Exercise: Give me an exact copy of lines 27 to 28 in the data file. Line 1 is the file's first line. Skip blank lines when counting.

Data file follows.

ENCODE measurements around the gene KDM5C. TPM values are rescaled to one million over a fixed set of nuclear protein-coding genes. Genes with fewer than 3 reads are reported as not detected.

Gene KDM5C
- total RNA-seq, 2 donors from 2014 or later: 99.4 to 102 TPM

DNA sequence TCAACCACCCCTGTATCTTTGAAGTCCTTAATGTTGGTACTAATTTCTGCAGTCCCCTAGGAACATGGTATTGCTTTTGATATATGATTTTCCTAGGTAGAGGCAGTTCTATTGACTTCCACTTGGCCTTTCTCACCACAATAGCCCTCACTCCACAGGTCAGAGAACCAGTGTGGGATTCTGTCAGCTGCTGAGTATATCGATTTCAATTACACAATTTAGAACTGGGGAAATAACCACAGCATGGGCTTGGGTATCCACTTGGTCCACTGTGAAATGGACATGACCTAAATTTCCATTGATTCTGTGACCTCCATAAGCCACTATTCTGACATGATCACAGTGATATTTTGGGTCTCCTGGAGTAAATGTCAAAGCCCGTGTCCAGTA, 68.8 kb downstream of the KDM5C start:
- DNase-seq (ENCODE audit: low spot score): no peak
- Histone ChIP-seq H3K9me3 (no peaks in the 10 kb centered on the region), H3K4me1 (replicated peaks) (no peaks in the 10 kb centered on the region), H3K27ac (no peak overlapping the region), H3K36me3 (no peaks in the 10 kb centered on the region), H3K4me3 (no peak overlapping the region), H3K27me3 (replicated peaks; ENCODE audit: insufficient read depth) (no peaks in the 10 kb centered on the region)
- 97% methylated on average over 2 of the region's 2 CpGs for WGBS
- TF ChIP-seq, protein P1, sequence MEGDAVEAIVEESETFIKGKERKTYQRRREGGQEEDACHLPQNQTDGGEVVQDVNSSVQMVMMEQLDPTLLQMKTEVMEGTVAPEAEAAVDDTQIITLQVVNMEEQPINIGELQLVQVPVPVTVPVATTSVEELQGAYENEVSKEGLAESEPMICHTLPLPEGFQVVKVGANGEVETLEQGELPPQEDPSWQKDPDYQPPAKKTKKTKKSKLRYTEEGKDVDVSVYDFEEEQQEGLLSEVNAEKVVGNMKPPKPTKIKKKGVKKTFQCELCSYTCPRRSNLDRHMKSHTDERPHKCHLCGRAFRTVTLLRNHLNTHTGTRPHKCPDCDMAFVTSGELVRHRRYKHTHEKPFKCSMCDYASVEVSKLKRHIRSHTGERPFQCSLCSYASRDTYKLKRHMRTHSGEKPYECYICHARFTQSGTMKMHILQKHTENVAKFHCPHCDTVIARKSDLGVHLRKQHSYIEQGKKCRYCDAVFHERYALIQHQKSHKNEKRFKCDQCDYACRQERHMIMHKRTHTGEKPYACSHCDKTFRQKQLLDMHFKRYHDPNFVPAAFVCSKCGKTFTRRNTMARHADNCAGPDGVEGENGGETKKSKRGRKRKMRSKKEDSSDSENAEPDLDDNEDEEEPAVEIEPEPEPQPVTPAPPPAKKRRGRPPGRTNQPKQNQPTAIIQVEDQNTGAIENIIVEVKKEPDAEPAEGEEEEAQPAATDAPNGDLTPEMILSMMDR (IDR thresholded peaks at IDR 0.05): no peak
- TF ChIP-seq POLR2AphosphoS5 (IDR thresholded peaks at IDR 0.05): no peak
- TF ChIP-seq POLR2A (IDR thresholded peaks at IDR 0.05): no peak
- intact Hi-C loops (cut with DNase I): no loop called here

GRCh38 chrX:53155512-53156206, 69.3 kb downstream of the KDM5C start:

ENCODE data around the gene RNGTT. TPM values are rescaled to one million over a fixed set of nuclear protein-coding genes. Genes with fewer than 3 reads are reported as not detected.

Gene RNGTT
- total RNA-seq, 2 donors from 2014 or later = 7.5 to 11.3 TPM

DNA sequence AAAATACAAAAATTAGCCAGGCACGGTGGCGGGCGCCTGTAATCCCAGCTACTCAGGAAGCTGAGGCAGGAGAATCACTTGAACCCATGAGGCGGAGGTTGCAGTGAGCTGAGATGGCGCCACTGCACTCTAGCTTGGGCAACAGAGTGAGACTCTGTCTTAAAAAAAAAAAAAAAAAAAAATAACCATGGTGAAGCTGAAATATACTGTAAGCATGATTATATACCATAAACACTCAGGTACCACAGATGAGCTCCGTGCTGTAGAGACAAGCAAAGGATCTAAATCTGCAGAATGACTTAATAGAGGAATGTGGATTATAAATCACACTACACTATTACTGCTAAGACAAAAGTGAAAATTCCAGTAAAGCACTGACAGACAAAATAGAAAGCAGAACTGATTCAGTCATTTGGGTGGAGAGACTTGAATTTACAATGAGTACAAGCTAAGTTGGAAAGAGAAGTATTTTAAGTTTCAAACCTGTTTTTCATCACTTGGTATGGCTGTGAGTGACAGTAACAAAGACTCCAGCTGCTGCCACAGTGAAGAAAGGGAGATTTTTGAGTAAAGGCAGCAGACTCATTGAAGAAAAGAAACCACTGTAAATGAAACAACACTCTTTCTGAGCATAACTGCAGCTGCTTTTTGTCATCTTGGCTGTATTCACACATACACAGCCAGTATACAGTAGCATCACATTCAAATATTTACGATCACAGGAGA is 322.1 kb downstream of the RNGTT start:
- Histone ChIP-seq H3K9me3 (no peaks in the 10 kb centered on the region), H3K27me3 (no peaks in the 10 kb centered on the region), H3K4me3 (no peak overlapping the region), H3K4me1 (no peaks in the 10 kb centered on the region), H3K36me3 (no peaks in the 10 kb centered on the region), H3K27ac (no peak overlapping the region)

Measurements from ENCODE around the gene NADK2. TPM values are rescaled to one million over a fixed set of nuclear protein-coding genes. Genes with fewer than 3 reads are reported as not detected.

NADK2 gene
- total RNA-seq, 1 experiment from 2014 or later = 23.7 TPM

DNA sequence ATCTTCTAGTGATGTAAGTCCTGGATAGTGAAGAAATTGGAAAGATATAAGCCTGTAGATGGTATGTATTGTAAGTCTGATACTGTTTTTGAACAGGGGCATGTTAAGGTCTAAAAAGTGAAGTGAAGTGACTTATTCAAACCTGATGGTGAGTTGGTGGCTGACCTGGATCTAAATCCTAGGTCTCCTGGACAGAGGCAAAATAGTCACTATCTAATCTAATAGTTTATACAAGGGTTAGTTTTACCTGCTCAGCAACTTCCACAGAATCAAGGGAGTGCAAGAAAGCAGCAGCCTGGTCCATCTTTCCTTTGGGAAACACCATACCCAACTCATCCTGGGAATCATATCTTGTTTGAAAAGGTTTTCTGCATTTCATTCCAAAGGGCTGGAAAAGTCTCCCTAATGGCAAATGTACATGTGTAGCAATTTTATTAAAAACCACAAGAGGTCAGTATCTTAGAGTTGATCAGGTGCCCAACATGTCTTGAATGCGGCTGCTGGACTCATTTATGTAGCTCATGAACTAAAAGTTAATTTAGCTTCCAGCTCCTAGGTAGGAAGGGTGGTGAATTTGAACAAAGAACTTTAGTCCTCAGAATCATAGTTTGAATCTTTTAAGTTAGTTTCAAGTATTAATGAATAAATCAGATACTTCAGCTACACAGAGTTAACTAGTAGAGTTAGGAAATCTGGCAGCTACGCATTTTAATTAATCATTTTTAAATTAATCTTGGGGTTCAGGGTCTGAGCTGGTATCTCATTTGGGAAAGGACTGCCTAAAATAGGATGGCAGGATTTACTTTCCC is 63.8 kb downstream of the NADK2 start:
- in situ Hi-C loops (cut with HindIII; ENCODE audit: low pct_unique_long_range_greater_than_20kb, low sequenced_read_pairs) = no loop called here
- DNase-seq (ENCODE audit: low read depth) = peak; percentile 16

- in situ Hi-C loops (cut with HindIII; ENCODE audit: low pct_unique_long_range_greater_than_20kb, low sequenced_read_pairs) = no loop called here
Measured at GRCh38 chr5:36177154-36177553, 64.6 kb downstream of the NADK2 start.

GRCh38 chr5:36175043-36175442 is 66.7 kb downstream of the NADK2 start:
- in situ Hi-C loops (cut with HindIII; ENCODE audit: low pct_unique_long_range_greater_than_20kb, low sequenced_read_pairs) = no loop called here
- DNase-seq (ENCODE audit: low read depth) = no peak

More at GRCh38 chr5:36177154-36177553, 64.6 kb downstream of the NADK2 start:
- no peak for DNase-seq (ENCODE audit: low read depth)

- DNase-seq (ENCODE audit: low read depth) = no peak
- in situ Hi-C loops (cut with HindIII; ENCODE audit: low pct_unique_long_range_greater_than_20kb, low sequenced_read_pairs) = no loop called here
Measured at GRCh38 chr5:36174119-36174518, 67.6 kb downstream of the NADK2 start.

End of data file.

- in situ Hi-C loops (cut with HindIII; ENCODE audit: low pct_unique_long_range_greater_than_20kb, low sequenced_read_pairs) = no loop called here
- DNase-seq (ENCODE audit: low read depth) = no peak